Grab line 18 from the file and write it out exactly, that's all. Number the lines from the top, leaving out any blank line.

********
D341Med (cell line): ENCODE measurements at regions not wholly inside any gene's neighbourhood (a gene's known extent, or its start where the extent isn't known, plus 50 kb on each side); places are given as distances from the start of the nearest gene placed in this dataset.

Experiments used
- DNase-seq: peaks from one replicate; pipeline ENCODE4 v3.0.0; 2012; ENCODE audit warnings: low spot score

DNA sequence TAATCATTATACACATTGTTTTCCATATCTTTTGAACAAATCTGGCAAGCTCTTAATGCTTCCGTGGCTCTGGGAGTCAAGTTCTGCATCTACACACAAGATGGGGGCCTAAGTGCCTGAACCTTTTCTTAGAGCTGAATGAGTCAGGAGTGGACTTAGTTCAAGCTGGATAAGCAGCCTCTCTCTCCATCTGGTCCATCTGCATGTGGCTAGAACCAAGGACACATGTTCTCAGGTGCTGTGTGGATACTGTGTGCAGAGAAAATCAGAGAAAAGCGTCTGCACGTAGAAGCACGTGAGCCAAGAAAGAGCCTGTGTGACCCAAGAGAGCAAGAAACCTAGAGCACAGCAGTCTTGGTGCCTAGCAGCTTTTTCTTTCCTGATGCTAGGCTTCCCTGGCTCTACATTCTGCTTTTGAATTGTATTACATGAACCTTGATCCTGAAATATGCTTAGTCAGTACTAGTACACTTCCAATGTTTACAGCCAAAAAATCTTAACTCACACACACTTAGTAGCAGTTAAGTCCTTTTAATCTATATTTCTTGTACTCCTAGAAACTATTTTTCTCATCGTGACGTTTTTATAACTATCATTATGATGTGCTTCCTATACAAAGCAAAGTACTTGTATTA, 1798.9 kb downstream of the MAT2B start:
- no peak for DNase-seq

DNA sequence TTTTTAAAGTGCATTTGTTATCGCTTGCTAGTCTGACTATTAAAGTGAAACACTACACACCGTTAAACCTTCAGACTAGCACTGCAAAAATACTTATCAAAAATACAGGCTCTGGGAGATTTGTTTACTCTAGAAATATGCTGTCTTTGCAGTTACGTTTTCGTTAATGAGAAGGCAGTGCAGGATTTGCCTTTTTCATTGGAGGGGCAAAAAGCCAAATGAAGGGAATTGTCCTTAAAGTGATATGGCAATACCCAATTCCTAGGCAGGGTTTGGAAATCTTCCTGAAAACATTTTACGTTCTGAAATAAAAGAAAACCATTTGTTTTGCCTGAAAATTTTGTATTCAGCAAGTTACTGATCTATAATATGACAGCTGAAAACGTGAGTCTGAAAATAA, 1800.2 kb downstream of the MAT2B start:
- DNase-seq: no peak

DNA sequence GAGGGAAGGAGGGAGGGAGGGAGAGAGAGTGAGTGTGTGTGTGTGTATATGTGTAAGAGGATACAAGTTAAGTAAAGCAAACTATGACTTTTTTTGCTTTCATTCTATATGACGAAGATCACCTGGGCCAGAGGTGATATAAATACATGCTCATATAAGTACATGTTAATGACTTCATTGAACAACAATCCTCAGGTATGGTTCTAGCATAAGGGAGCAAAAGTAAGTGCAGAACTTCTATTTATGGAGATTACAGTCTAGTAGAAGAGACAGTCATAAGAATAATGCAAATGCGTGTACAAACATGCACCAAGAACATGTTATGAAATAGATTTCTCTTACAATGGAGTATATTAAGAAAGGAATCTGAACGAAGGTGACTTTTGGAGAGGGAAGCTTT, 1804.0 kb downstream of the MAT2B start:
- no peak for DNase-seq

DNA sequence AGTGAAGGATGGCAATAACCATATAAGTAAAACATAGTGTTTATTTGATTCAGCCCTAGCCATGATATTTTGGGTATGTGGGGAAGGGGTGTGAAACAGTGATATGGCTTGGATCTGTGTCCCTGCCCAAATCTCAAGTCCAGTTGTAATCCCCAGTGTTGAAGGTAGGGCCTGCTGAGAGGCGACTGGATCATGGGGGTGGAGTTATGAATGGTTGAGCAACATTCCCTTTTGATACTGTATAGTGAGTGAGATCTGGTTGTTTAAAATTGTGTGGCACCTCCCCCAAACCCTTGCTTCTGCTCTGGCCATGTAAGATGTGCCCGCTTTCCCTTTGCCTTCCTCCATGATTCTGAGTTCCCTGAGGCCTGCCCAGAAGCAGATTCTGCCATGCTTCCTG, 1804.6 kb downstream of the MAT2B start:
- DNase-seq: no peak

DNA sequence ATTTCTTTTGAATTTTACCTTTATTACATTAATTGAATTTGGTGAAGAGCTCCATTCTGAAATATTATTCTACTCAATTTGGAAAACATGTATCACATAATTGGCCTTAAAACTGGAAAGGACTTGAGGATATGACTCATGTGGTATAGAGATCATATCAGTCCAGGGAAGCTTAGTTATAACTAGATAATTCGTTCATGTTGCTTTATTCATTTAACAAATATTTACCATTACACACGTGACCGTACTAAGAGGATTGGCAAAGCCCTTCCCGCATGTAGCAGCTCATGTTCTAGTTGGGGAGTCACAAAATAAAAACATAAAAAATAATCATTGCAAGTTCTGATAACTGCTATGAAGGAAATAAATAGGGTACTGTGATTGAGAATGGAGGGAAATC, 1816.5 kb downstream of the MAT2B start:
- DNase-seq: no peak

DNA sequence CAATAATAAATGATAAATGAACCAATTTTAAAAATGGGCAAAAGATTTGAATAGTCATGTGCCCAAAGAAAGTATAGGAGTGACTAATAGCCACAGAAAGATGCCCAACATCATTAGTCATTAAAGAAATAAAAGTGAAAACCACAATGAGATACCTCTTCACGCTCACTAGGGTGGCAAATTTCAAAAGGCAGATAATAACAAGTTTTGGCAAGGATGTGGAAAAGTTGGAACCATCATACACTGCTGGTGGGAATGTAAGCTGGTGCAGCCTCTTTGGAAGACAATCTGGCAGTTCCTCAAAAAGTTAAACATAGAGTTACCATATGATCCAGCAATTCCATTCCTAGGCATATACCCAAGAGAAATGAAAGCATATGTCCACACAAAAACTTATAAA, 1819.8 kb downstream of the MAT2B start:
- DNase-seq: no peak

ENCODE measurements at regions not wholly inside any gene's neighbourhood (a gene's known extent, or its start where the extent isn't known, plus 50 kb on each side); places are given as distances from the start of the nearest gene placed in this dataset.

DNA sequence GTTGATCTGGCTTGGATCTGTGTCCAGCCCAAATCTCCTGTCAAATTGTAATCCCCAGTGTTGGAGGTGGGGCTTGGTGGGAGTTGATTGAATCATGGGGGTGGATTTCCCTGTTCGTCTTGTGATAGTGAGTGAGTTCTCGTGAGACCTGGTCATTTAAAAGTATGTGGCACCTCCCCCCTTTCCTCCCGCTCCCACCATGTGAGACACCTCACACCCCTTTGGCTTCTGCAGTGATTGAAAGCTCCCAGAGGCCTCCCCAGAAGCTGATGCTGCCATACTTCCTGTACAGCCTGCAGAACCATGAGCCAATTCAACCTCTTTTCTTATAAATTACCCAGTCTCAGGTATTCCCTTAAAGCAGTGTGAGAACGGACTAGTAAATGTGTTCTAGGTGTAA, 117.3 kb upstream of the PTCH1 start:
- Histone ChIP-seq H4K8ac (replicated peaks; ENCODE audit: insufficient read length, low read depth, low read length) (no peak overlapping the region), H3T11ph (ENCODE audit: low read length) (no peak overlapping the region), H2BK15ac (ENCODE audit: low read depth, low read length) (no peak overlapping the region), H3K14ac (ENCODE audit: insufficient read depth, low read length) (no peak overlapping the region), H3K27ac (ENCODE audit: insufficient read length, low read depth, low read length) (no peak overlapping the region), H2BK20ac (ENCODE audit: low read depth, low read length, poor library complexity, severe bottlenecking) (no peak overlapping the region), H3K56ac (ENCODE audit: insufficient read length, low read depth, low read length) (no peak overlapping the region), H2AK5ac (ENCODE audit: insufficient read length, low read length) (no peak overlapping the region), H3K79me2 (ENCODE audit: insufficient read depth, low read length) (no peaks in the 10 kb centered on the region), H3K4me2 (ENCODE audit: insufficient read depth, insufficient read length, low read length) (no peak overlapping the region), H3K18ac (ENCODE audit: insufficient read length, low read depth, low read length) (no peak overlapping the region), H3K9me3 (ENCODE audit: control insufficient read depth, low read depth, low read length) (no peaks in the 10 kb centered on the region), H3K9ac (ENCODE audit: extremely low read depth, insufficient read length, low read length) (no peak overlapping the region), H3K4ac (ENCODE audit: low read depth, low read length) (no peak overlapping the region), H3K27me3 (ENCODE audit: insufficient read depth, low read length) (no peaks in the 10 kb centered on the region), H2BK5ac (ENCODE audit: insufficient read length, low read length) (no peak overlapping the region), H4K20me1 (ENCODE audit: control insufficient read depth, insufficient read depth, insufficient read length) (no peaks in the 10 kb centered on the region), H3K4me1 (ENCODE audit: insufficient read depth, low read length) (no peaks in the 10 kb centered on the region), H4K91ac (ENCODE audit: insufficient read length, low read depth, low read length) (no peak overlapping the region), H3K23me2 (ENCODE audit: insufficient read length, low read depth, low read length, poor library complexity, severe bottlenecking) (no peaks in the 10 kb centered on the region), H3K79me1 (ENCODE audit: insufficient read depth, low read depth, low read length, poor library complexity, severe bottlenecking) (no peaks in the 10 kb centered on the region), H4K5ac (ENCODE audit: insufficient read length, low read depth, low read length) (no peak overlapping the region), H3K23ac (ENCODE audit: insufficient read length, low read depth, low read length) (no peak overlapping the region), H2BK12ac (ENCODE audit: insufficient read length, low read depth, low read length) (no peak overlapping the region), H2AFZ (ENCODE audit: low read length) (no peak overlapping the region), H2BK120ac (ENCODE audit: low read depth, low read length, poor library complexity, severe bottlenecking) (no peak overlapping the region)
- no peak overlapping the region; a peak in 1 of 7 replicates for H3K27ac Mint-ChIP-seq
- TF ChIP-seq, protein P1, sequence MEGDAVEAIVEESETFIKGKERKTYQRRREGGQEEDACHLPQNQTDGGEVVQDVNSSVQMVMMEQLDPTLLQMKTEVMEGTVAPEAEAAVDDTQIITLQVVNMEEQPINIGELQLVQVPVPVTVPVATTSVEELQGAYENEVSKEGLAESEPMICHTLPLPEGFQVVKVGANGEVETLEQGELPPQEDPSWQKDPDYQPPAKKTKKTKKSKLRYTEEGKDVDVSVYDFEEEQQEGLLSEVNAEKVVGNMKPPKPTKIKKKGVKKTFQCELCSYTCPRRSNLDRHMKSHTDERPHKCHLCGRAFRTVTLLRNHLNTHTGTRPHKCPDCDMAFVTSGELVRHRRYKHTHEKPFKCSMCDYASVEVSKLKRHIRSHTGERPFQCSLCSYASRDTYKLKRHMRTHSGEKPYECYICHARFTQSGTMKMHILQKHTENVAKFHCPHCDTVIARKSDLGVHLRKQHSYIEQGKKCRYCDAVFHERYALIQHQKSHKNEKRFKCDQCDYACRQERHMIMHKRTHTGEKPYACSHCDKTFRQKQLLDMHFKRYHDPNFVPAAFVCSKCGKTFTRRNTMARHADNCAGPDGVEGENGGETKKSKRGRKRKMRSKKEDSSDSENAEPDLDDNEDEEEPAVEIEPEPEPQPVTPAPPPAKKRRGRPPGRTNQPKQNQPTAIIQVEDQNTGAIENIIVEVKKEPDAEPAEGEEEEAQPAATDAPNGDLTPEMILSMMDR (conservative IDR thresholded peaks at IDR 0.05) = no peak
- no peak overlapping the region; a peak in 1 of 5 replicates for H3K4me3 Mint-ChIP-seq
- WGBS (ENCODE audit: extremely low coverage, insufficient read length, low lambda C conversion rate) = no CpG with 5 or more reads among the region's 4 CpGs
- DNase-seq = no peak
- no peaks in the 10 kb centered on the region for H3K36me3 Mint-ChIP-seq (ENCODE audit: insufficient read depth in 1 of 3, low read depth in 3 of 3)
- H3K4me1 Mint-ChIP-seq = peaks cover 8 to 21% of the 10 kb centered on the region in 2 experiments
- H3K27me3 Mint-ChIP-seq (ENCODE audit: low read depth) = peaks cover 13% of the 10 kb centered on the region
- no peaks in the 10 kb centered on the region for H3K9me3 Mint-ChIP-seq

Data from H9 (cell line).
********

- Histone ChIP-seq H4K8ac (replicated peaks; ENCODE audit: insufficient read length, low read depth, low read length) (no peak overlapping the region), H3T11ph (ENCODE audit: low read length) (no peak overlapping the region), H2BK15ac (ENCODE audit: low read depth, low read length) (no peak overlapping the region), H3K14ac (ENCODE audit: insufficient read depth, low read length) (no peak overlapping the region), H3K27ac (ENCODE audit: insufficient read length, low read depth, low read length) (no peak overlapping the region), H2BK20ac (ENCODE audit: low read depth, low read length, poor library complexity, severe bottlenecking) (no peak overlapping the region), H3K56ac (ENCODE audit: insufficient read length, low read depth, low read length) (no peak overlapping the region), H2AK5ac (ENCODE audit: insufficient read length, low read length) (no peak overlapping the region), H3K79me2 (ENCODE audit: insufficient read depth, low read length) (no peaks in the 10 kb centered on the region), H3K4me2 (ENCODE audit: insufficient read depth, insufficient read length, low read length) (no peak overlapping the region), H3K18ac (ENCODE audit: insufficient read length, low read depth, low read length) (no peak overlapping the region), H3K9me3 (ENCODE audit: control insufficient read depth, low read depth, low read length) (no peaks in the 10 kb centered on the region), H3K9ac (ENCODE audit: extremely low read depth, insufficient read length, low read length) (no peak overlapping the region), H3K4ac (ENCODE audit: low read depth, low read length) (no peak overlapping the region), H3K27me3 (ENCODE audit: insufficient read depth, low read length) (no peaks in the 10 kb centered on the region), H2BK5ac (ENCODE audit: insufficient read length, low read length) (no peak overlapping the region), H4K20me1 (ENCODE audit: control insufficient read depth, insufficient read depth, insufficient read length) (no peaks in the 10 kb centered on the region), H3K4me1 (ENCODE audit: insufficient read depth, low read length) (no peaks in the 10 kb centered on the region), H4K91ac (ENCODE audit: insufficient read length, low read depth, low read length) (no peak overlapping the region), H3K23me2 (ENCODE audit: insufficient read length, low read depth, low read length, poor library complexity, severe bottlenecking) (no peaks in the 10 kb centered on the region), H3K79me1 (ENCODE audit: insufficient read depth, low read depth, low read length, poor library complexity, severe bottlenecking) (no peaks in the 10 kb centered on the region), H4K5ac (ENCODE audit: insufficient read length, low read depth, low read length) (no peak overlapping the region), H3K23ac (ENCODE audit: insufficient read length, low read depth, low read length) (no peak overlapping the region), H2BK12ac (ENCODE audit: insufficient read length, low read depth, low read length) (no peak overlapping the region), H2AFZ (ENCODE audit: low read length) (no peak overlapping the region), H2BK120ac (ENCODE audit: low read depth, low read length, poor library complexity, severe bottlenecking) (no peak overlapping the region)